Is there a type of movement that you enjoy, but wouldn’t count as exercise? A movement that you do for pleasure, but isn’t part of your daily gym workout? Find a way to do it more often!
Don’t Force It
An exercise routine may work for some, but it may be too rigid for others. Instead of being strict on what time and day you exercise, try being flexible. At the beginning of every day or week, ask yourself what type of movement you feel like doing. Change it up or rest as needed. Do what works for you.
Even 15 minutes of exercise can benefit your health. So instead of forcing yourself to workout for an hour, try moving for smaller chunks of time. Maybe the thought of exercising for 20 minutes instead of 1 hour is enough to get you to move. I don’t know about you, but the thought of running for 1 hour is enough to discouraging me. Instead, a 15-20 minute run is much more encouraging and enjoyable to me.
You can also engage in some lighter exercises that you may enjoy, such as yoga, walking or stretching. It doesn’t have to be a long sweaty workout to count.
A few other considerations: Try working out with friends or exercising outside to make it enjoyable!
And that’s it! I would love to hear what you think. Are there exercises that you truly enjoy?
This information is intended for educational purposes only and is not meant to replace individualized nutrition, exercise or medical advice. Note that this post is my personal opinion as a non-diet dietitian.
Looking for more non-diet content? Check out my post on diet culture words to avoid.
I completely agree! I love running, and for me it is something that I genuinely enjoy doing and look forward to. I also love having a training plan to follow, it keeps things exciting and it keeps me motivated to challenge myself and achieve my time goals for upcoming races
Nourished by Caroline
I’m so happy you found what worked for you! Having a training plan can certainly work for some. 🙂
Love what you wrote! I have been thinking about this myself recently. I am sorry to say that I am just the person you described, especially when I am stressed; it is all or nothing. It is like my brain goes into semi stress mode which leads me to eat more than I normally do followed by dieting. Then I get so sick and tired of the calorie counting and rigid eating, and my normally enjoyable walks are no fun since I have to do a lot of it every day to be able to eat. *sigh* It is so weird, I eat mostly natural, healthy food anyway; lot of veggies, hardly any white flour or sugar, bake with gluten-free flours like oat flour, teff, sorghum, berries, fruits.. it is just that I don’t listen to my bode and eat more than normal when I am stressed. (and I notice a change in my body as I am getting older, 50 y o, which stresses the part of me that worries I will get a big belly..)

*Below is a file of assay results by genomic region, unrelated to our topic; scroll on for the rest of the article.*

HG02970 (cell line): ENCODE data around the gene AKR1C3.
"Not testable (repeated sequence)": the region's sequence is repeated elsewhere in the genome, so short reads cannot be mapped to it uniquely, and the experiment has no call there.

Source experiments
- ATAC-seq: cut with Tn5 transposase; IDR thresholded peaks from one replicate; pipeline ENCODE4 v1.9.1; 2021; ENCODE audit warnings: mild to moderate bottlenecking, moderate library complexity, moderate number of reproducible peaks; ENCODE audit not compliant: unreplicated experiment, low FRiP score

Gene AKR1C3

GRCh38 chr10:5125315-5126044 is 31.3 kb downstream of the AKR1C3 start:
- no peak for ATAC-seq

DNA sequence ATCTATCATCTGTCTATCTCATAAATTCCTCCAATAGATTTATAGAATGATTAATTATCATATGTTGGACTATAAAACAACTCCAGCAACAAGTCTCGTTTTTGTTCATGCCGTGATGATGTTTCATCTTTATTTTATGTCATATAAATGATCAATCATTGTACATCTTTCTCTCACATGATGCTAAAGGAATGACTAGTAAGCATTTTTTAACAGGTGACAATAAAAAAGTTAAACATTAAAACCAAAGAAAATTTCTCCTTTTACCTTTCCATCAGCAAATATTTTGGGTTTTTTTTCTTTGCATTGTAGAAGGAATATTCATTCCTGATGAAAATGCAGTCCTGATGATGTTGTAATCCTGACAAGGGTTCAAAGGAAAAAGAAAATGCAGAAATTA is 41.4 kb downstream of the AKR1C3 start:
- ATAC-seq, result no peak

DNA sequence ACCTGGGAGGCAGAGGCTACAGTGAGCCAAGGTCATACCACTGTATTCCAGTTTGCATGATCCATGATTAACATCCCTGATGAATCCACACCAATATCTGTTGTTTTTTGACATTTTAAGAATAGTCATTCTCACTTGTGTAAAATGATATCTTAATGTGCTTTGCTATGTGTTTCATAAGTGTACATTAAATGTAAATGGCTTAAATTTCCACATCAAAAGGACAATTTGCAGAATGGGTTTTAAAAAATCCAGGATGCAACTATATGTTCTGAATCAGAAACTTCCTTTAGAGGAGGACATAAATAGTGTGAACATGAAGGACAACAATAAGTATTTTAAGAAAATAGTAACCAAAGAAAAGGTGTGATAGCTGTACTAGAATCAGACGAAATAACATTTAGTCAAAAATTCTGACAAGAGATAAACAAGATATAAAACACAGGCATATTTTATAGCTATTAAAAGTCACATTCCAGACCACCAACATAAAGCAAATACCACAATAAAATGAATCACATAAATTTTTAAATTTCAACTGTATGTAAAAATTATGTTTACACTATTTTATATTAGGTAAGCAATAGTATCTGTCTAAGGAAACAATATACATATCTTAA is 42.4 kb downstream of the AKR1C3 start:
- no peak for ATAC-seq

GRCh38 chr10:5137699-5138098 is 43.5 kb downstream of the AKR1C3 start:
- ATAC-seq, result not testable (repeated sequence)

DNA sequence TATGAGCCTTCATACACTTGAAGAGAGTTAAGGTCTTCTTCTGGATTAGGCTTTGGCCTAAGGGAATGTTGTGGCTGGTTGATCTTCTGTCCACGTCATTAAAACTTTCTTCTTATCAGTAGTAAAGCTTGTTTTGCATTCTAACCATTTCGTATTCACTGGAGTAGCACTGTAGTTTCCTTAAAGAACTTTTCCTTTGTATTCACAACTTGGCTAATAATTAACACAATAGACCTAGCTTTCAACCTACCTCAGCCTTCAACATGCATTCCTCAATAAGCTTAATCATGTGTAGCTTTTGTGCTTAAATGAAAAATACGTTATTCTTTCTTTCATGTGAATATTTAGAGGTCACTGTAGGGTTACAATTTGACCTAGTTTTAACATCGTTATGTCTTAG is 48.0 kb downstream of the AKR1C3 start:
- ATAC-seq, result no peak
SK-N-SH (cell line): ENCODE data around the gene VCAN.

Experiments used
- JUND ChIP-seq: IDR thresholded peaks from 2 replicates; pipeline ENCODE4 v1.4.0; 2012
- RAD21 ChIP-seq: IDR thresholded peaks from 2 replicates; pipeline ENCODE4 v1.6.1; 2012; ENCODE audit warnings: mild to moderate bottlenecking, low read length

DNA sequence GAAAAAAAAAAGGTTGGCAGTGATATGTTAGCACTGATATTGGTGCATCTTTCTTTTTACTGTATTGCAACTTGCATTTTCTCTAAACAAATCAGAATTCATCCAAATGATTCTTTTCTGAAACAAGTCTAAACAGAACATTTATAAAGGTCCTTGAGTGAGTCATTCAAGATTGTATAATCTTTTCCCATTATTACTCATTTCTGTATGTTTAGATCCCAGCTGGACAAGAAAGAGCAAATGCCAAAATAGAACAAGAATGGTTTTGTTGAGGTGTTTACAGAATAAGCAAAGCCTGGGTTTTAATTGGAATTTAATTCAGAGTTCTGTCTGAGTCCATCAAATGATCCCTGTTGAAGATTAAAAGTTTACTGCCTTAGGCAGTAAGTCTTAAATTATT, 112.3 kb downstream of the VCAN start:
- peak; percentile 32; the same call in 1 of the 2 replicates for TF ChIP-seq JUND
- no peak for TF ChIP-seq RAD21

Your article reminded me that the best way for me is to do short chunks of exercise like I used to to. That way I feel happy I have done something, it is enjoyable and doesn’t feel like such an obstacle, and do what I enjoy; walking. And I have taken up yoga, 30 min 3-4 times a week. Not much but still. (Sometimes running but I have to admit, not a big fan of running. 😀 )
Sorry about the long essay, just wanted to say that your article had a positive impact on me! 🙂 Now I am off to have brekkie, followed by a 20-30 min walk and my yoga. And I am going to feel it is enough and that I have done good!! 😀
Have a wonderful rest of the week!
Nourished by Caroline
Thank you for sharing your experience. I’m so happy this post has been helpful! That made my day. Eating and moving intuitively is a journey and it doesn’t happen overnight. We all have to break free of old habits and work on ourselves. Having the support from a registered dietitian and a therapist with a HAES (health at every size) approach can be very helpful for anyone. I hope you’ll find what works for you. Have a good weekend! 🙂